beware of dogs

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February 2nd 2013
Published: February 3rd 2013
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I knew I had to leave bangkok. If I wanted to be in a bustling city of tourists and people out to get my money, expensive crazy nightlife and more to buy than could ever be sold, I could have just taken the Q train to manhattan instead of coming to the other side of the world.

On my last night there, I met a Finnish guy named thomas, and we braved the streets outside of the touristy square of banglumpur, in search of a particular so called authentic thai restaurant. It was worth the walk, just to get out of the incessant noise of tourists and music and opportunists.

On the way back, we stopped for a few beers and shared our similar views on travel and tried to figure out what we were each doing next.

I wanted to go to a smaller town with some appreciation of nature, and I looked into kanchanaburi, just 3hours away by bus, further in the mountains. There is a meditation center for mostly women, and I liked the idea of disciplining myself by meditating for 4 hours a day, starting at 4am.

This was my plan. There were cheap and beautiful guest houses in the area, the possibility of renting a bicycle and seeing nearby caves and waterfalls, hot springs, war museums, etc. Then I turned the page of my lonely planet. Mae Sot. The mecca of NGOs. Work with Burmese refugees. Opportunities for short term volunteer work. Teach ESL. HALLELUJAH.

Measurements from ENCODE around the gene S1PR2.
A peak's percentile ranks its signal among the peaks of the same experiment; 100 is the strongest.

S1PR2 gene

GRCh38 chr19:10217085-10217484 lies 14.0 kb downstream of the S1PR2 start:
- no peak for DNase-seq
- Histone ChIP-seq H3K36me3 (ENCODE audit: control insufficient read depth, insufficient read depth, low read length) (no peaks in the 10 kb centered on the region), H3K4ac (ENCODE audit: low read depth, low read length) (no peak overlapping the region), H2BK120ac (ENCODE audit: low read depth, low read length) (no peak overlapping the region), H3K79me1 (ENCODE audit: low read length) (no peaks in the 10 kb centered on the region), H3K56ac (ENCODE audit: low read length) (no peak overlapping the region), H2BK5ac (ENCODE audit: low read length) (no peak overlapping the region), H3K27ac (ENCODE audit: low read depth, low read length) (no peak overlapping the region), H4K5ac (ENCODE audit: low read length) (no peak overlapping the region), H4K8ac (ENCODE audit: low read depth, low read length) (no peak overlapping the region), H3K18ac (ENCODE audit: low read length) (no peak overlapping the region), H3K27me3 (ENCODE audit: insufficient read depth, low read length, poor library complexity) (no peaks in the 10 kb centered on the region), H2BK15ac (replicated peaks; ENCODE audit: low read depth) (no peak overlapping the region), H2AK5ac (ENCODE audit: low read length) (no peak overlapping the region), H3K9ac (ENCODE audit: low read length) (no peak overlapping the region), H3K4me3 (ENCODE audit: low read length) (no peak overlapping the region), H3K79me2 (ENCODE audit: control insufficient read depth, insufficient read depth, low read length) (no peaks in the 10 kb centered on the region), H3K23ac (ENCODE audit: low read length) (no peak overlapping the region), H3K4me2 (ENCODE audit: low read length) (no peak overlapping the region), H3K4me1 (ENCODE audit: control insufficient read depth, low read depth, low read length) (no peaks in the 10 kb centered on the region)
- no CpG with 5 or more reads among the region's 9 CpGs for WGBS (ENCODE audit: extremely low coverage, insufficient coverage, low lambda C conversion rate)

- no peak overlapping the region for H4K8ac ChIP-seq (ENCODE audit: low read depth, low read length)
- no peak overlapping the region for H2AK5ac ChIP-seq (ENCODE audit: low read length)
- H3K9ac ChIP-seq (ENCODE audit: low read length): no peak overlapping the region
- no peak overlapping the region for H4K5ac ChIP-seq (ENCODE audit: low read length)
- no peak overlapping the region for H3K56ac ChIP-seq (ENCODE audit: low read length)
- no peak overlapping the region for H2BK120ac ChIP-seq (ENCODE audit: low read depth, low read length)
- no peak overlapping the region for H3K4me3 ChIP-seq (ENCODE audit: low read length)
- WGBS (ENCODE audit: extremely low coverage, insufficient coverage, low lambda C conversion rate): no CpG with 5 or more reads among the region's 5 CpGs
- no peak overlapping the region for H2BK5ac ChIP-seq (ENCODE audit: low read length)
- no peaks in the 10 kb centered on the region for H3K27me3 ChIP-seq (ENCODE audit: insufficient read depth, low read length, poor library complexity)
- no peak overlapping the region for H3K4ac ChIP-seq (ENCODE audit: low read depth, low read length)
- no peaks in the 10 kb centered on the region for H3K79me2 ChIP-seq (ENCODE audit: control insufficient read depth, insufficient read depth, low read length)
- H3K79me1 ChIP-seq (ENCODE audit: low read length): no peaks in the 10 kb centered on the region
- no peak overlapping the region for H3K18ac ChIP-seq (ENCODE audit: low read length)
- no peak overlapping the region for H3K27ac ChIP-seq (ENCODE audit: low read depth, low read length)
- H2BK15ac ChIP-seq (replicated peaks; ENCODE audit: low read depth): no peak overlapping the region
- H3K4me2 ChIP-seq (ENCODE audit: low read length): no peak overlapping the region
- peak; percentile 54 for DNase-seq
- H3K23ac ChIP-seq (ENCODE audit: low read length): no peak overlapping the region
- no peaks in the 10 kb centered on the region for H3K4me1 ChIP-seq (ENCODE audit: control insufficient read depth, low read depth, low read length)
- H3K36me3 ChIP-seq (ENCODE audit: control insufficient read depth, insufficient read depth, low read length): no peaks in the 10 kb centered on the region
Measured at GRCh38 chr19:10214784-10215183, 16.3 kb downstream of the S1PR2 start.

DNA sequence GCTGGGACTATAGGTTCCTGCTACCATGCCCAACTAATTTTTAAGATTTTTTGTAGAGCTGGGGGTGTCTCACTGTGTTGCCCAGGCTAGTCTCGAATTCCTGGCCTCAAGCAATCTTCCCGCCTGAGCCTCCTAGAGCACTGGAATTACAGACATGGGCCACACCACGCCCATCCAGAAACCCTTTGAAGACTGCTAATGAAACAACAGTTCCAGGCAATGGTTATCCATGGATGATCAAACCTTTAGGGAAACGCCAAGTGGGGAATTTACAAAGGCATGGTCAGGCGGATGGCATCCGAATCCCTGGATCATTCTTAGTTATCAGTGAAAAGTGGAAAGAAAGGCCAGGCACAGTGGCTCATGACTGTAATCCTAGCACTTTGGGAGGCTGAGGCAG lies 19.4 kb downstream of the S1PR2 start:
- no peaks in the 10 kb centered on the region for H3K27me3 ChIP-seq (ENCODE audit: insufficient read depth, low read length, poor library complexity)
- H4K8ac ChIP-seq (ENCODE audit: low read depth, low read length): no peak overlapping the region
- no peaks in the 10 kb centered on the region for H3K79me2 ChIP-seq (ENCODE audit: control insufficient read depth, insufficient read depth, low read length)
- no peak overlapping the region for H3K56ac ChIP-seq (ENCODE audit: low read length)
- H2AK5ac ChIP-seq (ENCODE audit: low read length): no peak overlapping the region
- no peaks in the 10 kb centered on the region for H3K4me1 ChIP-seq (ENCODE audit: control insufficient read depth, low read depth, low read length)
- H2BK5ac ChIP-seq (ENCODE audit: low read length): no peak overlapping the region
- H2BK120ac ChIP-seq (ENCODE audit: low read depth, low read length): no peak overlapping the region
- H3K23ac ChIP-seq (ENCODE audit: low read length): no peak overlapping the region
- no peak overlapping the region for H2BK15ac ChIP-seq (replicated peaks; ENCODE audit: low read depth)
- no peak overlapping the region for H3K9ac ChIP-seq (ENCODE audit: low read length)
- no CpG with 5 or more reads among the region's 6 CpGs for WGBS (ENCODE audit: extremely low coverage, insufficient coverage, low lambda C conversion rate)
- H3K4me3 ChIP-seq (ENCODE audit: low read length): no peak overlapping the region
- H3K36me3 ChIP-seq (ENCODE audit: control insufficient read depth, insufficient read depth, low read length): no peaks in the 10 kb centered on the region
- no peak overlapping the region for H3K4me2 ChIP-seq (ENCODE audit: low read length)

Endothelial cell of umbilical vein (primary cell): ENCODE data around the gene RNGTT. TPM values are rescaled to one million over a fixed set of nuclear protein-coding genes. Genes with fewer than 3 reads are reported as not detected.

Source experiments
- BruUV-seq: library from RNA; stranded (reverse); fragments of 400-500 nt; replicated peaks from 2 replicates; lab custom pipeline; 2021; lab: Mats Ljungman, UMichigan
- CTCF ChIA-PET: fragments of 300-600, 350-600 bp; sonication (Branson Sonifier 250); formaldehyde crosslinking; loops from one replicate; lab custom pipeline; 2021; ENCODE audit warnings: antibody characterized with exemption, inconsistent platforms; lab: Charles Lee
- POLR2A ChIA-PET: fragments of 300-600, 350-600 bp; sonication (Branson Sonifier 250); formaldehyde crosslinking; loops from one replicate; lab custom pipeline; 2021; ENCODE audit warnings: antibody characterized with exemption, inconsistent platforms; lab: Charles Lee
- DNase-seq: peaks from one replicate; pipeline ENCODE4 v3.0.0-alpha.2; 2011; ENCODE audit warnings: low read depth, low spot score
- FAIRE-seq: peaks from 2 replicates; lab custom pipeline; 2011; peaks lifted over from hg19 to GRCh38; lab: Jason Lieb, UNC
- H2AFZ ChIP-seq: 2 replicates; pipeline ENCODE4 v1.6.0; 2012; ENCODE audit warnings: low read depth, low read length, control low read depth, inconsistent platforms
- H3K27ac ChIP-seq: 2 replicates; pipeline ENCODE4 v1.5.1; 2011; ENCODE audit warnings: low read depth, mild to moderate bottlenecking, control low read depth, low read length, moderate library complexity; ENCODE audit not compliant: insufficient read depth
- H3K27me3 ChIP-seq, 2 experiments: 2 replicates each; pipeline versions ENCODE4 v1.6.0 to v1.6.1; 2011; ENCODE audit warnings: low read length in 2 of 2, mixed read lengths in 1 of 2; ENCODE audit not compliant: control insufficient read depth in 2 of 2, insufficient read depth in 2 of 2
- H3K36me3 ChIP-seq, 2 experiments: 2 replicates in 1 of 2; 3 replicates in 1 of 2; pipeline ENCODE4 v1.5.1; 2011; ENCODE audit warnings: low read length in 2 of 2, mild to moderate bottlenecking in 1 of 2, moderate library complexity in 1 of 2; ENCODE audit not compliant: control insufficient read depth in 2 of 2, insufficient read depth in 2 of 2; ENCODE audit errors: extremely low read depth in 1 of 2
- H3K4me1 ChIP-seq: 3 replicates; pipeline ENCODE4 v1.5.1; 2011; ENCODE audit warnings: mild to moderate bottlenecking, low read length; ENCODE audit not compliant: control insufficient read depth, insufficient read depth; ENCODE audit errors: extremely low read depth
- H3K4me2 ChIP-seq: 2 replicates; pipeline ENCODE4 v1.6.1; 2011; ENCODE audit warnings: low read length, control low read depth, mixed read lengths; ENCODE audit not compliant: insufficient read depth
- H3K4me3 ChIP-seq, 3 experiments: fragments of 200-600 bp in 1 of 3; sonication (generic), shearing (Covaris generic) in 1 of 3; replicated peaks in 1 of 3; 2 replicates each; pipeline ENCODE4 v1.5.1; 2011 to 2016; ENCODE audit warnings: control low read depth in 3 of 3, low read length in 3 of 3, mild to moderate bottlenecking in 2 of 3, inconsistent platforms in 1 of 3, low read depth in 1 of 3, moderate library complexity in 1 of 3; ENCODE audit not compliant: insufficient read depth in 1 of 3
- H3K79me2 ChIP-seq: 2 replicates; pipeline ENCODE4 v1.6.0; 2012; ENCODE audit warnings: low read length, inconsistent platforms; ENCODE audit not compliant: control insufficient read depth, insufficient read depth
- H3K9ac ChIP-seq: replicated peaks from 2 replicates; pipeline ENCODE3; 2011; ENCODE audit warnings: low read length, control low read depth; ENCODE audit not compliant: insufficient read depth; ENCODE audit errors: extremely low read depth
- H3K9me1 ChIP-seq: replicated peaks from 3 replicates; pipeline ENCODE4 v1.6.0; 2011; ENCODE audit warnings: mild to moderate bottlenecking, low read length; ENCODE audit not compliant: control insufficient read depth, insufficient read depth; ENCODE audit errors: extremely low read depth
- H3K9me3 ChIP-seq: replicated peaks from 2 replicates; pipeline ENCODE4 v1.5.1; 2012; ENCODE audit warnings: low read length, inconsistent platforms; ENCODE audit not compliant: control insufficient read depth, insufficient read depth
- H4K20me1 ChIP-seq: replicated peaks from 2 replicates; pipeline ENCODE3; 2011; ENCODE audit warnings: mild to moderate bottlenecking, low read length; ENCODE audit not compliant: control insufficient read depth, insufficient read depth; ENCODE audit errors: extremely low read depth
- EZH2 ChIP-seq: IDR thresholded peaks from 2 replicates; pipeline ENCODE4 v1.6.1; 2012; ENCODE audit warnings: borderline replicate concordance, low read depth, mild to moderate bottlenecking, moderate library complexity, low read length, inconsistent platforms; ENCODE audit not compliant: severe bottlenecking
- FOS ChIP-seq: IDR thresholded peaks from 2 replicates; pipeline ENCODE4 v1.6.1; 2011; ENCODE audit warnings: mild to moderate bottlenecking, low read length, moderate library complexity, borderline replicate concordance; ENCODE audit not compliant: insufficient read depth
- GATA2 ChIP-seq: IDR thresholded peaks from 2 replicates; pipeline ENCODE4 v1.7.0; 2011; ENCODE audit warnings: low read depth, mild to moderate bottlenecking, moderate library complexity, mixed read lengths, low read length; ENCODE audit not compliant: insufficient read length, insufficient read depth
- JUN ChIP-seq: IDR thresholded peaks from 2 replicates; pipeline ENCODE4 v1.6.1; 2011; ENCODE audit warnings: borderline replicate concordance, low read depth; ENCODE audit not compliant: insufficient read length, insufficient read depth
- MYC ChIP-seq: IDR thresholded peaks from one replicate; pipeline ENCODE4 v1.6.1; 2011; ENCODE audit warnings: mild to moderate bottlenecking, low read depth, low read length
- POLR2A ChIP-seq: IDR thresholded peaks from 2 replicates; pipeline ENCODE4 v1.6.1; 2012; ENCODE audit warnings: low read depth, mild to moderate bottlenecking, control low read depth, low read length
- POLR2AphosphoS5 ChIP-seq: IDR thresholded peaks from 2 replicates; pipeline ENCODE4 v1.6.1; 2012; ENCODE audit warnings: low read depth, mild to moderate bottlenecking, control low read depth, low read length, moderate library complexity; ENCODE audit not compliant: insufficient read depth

Well,I'd be lying if I said it was such a direct decision, even if it makes a better story. In reality, I called the guest hiuses in kanchanaburi, and all the budget options had been snatched up by travelers with better planning skills than I. The lady at the travel agency and internet cafe was very friendly, as she had just enjoyed a 3 day stint of me trying to find a job online. She explained how to get to mae sot with local travel rather than the expensive travel agencies. Just take a city bus one hour to the northern terminal, and then just a 5 hour ride to mae sot, with buses leaving every hour. How helpful!

How incorrect. I got to the bus terminal,

bought my ticket only to discover the bus didn't leave til 7pm, and was actually 8 hours long. I called my guest house to let them know I'd be arriving at 3am.

The bus was a double decker behemoth, with over zealous AC, and I had the good fortune to sit in the front row on the top floor, so I had the prime view of just how far we'd fall if the bus tipped over. I sat next to a young woman who looked chinese, and she basically adopted me.

She fed me gum and peanuts, and even tucked my blanket around my feet to protect against the unseasonably cold weather in the bus. We also shared a mild anxiety as the bus lurched over potholes and swayed around corners like a giant drunken elephant.

When the bus arrived after a sleepless NINE hours, everyone hopped out and crammed 6at a time into tuk tuks, and I was very abruptly left on my own at 4am with a small crowd of tuk tuk vultures closing in. The inevitable "where you go?" Cut the darkness from every direction. I asked how much to Smile guest house, and I knew he was over charging me, but it was late, so a moment later, we were off! It was actually cold, I had no idea my teeth would be chattering in Thailand.